Class Notes (1,100,000)
US (450,000)
LSU (7,000)
BIOL (1,000)
Lecture 1

BIOL 4215 Lecture Notes - Lecture 1: Transposase, Transposable Element, Exotoxin

Biological Sciences
Course Code
BIOL 4215

This preview shows pages 1-3. to view the full 36 pages of the document.
Bacterial Disease exam 1
Other ways (beside food) to catch a bacterial infection:
Via aerosols in the air – Legionella or Tuberculosis
Go to a hospital or share a locker room - Staphylococcus aureus
get bitten by a tick causing Lyme disease- Borrelia burgdorferi
The ongoing battle: Man vs. pathogen
Man: innate immunity, complement immunity, humoral immunity
Barriers: skin, nasal, etc
Pathogen: endotoxin, exotoxin, effectors, drug resistance
When the bacterial protein is secreted and goes to the host cell and target protein there are possible
Host cell killed directly
Inhibition of host protein
Destruction of host protein
Mimic host protein
This can cause:
Alteration of signal transduction
Cell death
Immune system dysfunction
Running out of effective antibiotics
The advantage to targeting
bacterial virulence instead of
the bacteria themselves is that
it is not necessary to kill
bacteria and removes the
selective pressure that leads to
the development of antibiotic
Also avoids collateral damage
to our microbiomes
Robert Koch

Only pages 1-3 are available for preview. Some parts have been intentionally blurred.

Koch’s postulates: . Four criteria that were established by Robert Kochto identify the causative
agent of a particular disease
(1) The microbe must be consistently shown to be present
in the diseased tissue and not in healthy tissue.
Exception: Example is Borrelia burgdorferi in Lyme disease.
Sometimes there are asymptomatic carriers.
(2) The microbe must be isolated and grown in culture in pure form.
Exception: Difficult to culture some organisms
(3) The pure culture must be shown to induce the disease anew.
Exception: Must rely on animal/cell culture model
(4) reisolate organism from intentionally infected animal.
Typhoid mary- Mary Mallon asymptomatic carrier of typhoid and infected those she cooked for by fecal
oral route.
Infection: Colonization of the body by an organism
capable of causing disease.
Disease: Infection that causes symptoms.
Colonization: Bacteria occupies and multiplies in the human body.
Carrier: infected but asymptomatic.
Virulence: ability of bacteria to cause disease.
Virulence factor: gene/protein required for disease.
We can extend Koch’s postulates to account for molecular causes of bacterial diseases (as proposed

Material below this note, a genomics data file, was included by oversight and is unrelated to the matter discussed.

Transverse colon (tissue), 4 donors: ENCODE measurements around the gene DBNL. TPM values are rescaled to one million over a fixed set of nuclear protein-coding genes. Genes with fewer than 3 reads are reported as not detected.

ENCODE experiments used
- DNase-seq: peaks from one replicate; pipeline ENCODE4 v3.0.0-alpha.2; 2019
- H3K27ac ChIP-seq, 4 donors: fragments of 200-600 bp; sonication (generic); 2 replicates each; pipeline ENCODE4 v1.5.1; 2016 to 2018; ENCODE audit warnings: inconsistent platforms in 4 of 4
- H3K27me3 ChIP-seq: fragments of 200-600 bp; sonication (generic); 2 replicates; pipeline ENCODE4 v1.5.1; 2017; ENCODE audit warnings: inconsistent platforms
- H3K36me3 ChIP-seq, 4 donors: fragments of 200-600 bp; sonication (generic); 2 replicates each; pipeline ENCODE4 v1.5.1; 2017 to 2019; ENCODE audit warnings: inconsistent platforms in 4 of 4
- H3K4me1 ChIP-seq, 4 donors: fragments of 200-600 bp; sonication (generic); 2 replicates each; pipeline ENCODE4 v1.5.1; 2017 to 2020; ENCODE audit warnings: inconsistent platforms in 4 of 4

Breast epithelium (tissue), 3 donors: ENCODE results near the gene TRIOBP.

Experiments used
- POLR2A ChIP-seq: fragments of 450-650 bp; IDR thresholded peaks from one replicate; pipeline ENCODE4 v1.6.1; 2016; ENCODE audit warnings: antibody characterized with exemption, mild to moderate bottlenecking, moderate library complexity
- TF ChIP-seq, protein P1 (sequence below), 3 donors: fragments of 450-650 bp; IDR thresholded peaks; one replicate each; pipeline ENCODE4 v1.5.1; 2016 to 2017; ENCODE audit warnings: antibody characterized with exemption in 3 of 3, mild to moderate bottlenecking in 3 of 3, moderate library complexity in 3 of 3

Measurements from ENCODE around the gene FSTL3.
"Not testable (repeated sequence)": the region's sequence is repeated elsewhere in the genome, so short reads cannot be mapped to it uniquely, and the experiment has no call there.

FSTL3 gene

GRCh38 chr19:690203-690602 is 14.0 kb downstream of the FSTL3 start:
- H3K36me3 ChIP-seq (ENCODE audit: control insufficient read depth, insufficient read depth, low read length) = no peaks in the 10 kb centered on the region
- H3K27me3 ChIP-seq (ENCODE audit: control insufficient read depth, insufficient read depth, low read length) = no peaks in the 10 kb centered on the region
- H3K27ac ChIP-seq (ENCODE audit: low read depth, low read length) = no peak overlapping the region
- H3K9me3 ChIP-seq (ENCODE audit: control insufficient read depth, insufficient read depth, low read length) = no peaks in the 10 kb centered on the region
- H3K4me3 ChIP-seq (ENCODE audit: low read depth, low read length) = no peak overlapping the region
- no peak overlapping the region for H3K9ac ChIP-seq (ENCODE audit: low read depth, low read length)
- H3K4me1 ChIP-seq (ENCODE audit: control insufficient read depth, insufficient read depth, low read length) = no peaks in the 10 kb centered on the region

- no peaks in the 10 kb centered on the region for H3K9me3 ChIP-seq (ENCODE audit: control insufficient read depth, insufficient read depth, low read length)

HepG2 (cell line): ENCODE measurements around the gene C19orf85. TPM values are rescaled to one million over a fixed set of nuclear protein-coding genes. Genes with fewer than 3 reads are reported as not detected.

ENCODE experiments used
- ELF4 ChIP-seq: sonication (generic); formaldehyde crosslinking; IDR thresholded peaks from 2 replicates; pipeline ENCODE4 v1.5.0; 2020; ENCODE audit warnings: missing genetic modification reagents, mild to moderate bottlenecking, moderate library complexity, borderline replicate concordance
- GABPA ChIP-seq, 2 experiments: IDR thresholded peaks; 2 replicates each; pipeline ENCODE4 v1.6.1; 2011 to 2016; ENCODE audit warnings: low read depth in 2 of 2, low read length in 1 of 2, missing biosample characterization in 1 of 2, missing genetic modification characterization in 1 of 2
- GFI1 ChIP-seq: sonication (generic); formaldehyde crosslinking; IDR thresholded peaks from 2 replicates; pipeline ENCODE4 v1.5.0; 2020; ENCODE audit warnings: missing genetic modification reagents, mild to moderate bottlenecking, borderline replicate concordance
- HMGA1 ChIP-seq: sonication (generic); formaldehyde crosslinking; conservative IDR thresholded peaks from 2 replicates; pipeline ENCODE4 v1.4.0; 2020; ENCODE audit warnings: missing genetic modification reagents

by Stanley Falkow):
1. Genes must be associated with pathogens. Not found in avirulent strain.
2. Removal of virulence gene by mutation results in avirulent phenotype.
3. Expression of virulence gene or genes in avirulent organism
should result in virulent phenotype.
How to use this new set of postulates to identify molecular causes of pathogenesis?
1. Comparison of genomes from pathogenic and nonpathogenic organisms.
Cloned genes may confer pathogenic properties to nonpathogenic strain.
2. Random or targeted mutagenesis to look for loss of virulence.
To identify factors required for virulence, you need to be able to
measure a pathogen’s virulence:
For this reason, we rely upon animal models and cell culture models.
Salmonella: A model for
bacterial pathogenesis
Salmonella: A model for
bacterial pathogenesis.

Only pages 1-3 are available for preview. Some parts have been intentionally blurred.

Upon reaching the small intestine, they are taken up by intestinal M cells by a process termed bacterial
mediated endocytosis.
They exist in vesicles, which migrate to the basolateral surface and are released into the bloodstream. It is
here they encounter macrophages, which engulf them.
Bacteria have their own mechanisms to survive and
proliferate inside macrophages and they are carried to other organs
of the body.
Can go from lumen, cross intestinal wall into blood stream and can
become a very serious infection
Invasion refers to the step where the salmonella cell is
internalizing itself into the epithelial cell
Cloning and molecular characterization of genes whose
products allow Salmonella typhimurium to penetrate tissue culture
Grow epithelial cells attached to plastic dish for assay
for salmonella internalization PNAS 86;
Add bacteria
Incubate and allow bacteria to bind to cells
and/or internalize
Remove media and solubilize epithelial cells
with a detergent that does not hurt the bacteria
and determine total bacterial cells present
The strain that binds to cultured cell and may be
internalized is able to grow
The nonbinding strain does not
Alternatively, remove media and incubate cells
with antibiotic that kills salmonella but cannot
cross cell plasma membrane
Solubilize and determine the number
of bacteria present
The strain that can penetrate cells
(inv+) grows on assay
The strain that cannot penetrate cells
(inv-) does not
percent adherence is the same for the
first two strains, while percent invasion
is highly detected in the second strain;
the first strain can adhere but cannot
You're Reading a Preview

Unlock to view full version